A new study conducted by researchers at Northwestern University in Chicago has tried to find out why some people who have similar injuries manage to recover completely while others have to deal with chronic pain.
The study involved over 40 participants who complained of back pain for over a period of four to 16 weeks. The researchers took brain scans of the participants at the start of the study and then on three more occasions over a period of one year. The study has been published in the journal Nature Neuroscience.
The researchers said that chronic pain develops on two different regions of the brain, frontal cortex and the nucleus accumbens, which "talk" to each other. The researchers added that based on the interactions between the two regions, they were able to successfully predict with an 85 percent accuracy which of the participants were going on to develop chronic pain.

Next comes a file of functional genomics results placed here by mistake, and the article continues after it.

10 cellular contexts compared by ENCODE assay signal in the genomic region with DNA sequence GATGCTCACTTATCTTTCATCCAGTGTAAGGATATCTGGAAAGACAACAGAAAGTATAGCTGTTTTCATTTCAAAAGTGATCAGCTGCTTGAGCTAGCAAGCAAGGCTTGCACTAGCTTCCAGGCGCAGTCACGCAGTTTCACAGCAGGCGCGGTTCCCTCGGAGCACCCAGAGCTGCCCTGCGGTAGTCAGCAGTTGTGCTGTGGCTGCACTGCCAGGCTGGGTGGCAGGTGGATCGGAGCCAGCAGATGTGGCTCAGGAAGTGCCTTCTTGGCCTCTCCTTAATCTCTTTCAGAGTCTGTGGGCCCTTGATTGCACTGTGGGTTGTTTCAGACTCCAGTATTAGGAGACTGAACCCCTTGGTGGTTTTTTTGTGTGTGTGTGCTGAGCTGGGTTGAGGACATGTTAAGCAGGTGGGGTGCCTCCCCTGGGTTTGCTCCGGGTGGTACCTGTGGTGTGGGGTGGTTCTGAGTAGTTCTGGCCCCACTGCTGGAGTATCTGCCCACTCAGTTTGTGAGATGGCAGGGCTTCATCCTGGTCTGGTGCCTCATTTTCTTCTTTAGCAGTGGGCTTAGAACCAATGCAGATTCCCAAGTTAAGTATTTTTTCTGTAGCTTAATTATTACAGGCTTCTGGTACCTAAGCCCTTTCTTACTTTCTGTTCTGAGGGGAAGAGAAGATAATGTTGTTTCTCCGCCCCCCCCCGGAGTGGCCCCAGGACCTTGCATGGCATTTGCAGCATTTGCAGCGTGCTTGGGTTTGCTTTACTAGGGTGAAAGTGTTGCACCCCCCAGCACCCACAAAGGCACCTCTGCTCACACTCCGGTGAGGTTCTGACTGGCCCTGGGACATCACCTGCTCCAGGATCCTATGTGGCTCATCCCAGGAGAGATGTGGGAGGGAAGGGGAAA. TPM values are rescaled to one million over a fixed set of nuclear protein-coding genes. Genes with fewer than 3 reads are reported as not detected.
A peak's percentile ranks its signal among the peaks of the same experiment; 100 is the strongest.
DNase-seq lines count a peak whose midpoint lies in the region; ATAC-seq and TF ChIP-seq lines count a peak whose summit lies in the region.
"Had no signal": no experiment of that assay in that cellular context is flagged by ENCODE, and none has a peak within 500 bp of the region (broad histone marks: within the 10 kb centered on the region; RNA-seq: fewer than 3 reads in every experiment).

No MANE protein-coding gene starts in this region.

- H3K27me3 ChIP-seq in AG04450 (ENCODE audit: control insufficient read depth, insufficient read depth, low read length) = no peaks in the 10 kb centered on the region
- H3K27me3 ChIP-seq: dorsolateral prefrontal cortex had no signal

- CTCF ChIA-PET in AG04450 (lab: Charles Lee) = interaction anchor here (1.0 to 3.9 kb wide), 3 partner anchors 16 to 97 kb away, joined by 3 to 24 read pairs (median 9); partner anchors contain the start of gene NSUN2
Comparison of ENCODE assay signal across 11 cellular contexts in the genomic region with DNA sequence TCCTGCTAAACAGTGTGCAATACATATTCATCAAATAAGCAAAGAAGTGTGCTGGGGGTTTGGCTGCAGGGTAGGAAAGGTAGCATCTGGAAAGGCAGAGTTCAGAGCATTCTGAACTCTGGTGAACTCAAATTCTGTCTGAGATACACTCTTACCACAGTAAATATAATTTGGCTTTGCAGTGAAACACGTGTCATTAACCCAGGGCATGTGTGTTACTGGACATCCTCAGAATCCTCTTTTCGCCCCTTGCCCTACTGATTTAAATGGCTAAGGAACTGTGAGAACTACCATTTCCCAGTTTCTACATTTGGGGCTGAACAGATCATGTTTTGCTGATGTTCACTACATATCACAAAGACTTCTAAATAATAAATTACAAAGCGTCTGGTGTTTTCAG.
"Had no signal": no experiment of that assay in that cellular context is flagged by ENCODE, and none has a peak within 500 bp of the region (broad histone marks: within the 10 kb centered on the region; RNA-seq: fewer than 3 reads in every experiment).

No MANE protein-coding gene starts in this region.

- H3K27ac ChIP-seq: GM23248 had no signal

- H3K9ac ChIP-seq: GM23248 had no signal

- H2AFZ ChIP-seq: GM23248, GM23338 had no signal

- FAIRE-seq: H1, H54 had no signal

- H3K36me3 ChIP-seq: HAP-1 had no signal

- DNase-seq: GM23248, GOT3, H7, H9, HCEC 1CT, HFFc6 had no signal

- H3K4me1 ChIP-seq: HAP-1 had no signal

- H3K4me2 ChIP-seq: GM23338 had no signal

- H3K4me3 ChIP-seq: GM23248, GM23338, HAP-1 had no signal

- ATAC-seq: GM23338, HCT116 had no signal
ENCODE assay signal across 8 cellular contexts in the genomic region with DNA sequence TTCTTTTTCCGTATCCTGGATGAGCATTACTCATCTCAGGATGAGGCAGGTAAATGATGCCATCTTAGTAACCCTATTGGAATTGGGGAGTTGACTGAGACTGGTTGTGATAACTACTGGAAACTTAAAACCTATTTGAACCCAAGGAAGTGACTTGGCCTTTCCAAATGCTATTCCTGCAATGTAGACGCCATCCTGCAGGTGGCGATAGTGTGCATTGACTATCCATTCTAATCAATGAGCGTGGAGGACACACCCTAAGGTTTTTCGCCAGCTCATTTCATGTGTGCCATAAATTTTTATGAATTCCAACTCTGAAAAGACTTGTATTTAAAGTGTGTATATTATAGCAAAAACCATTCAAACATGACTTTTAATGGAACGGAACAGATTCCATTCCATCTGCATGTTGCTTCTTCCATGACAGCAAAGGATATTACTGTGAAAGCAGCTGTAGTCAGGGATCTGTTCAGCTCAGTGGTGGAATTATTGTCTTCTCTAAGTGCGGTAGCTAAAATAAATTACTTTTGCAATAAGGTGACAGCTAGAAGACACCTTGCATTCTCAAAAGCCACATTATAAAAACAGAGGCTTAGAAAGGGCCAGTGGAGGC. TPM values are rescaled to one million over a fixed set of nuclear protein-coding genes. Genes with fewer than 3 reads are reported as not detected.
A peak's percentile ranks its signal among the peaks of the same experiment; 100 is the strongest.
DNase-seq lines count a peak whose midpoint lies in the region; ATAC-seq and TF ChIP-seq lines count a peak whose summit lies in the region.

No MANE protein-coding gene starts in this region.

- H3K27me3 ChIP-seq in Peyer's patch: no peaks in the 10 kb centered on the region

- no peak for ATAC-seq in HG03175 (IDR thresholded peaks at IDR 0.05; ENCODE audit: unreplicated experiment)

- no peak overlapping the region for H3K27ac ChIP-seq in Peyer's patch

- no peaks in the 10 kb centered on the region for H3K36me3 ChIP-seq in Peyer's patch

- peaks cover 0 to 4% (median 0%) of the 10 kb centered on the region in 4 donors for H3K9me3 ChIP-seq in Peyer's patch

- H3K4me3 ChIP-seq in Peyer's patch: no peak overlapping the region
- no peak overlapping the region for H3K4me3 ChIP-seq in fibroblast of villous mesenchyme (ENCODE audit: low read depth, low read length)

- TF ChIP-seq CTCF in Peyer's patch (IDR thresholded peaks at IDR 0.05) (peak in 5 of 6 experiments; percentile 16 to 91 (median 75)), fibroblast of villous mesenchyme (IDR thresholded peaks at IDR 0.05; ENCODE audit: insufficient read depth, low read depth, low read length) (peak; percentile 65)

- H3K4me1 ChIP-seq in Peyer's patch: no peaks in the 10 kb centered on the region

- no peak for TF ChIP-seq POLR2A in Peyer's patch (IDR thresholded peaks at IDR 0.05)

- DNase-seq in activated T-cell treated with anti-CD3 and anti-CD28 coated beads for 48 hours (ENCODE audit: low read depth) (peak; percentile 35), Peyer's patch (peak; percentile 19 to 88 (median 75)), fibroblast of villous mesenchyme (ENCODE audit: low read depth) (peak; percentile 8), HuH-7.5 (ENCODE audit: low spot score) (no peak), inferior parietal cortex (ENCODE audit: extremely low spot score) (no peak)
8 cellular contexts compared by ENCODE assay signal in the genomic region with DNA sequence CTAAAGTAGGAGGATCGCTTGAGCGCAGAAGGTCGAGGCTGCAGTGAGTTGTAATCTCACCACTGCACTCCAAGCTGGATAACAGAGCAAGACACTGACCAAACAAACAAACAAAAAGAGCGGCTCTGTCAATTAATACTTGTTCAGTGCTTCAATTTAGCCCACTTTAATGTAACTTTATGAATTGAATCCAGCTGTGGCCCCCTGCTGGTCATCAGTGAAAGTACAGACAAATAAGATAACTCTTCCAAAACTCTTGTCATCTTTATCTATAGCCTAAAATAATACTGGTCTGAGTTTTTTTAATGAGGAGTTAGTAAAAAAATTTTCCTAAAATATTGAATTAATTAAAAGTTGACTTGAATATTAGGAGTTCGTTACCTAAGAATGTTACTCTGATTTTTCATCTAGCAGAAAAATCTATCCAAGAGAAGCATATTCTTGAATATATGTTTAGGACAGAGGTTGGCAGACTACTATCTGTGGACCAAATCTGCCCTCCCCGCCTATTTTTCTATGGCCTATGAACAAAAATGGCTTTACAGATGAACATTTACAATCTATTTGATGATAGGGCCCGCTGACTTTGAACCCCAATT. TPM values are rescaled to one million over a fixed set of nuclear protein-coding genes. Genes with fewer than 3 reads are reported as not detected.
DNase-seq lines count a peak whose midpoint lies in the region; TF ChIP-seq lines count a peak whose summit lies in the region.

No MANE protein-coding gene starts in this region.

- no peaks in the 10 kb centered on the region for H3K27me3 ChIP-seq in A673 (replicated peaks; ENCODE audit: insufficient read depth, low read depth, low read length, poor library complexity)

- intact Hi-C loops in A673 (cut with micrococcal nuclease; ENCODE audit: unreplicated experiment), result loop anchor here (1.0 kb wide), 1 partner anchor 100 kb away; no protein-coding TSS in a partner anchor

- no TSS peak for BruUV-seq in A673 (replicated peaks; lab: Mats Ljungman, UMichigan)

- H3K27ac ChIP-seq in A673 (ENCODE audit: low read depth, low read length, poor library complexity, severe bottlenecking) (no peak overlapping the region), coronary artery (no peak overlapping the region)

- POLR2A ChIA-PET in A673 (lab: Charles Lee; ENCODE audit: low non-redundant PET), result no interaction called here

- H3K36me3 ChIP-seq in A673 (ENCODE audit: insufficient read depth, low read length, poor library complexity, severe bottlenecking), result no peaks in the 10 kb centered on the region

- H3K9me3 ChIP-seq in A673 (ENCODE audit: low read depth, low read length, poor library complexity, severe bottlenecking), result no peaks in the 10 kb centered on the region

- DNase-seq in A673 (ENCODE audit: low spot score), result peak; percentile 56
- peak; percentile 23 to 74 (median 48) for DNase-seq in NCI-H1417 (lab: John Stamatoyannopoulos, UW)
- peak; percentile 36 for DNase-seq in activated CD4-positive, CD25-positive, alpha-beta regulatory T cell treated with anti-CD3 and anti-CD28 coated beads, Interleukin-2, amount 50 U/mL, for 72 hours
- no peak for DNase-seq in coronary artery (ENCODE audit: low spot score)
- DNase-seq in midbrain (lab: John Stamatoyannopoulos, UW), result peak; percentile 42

"For the first time we can explain why people who may have the exact same initial pain either go on to recover or develop chronic pain. The injury by itself is not enough to explain the ongoing pain. It has to do with the injury combined with the state of the brain. This finding is the culmination of 10 years of our research", lead researcher A Vania Apakarian.